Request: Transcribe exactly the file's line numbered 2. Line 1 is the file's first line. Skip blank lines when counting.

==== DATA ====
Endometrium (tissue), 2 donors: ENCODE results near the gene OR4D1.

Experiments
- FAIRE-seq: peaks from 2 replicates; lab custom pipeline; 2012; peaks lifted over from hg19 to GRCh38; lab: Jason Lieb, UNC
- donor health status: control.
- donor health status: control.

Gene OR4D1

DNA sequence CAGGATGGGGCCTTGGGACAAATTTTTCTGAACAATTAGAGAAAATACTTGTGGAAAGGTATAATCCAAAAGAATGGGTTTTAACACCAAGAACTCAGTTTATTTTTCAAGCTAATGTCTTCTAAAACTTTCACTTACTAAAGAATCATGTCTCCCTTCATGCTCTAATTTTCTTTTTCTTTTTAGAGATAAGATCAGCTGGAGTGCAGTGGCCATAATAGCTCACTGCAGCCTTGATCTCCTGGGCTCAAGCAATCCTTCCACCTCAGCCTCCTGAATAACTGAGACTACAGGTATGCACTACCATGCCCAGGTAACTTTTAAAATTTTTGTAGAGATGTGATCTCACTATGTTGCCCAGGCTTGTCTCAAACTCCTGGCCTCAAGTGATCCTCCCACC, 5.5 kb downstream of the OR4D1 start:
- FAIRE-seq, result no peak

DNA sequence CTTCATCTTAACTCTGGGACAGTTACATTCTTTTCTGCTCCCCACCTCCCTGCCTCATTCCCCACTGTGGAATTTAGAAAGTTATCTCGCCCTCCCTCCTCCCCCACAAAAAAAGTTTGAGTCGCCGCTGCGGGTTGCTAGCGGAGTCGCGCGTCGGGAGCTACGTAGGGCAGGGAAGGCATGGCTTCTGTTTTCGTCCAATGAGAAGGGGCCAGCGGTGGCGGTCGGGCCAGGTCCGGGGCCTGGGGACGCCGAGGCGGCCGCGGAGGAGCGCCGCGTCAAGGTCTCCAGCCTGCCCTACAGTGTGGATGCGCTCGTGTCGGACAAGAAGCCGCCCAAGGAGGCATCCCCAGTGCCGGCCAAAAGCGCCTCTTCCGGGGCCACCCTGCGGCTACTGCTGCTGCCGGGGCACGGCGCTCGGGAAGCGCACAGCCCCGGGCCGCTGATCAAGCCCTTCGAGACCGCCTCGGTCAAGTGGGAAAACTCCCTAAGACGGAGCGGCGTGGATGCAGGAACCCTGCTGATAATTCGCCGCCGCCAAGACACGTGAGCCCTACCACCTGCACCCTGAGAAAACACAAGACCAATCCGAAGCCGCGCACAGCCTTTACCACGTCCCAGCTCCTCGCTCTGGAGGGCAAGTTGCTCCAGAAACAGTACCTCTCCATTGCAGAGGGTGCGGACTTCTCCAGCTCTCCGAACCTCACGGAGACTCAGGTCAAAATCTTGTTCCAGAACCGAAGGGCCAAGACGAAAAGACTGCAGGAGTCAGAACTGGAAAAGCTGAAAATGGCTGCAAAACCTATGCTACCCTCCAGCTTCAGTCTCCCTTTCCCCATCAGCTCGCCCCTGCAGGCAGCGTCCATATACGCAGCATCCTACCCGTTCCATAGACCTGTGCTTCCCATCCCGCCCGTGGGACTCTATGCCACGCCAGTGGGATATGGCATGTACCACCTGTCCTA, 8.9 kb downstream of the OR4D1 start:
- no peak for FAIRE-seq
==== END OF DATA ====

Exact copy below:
Experiments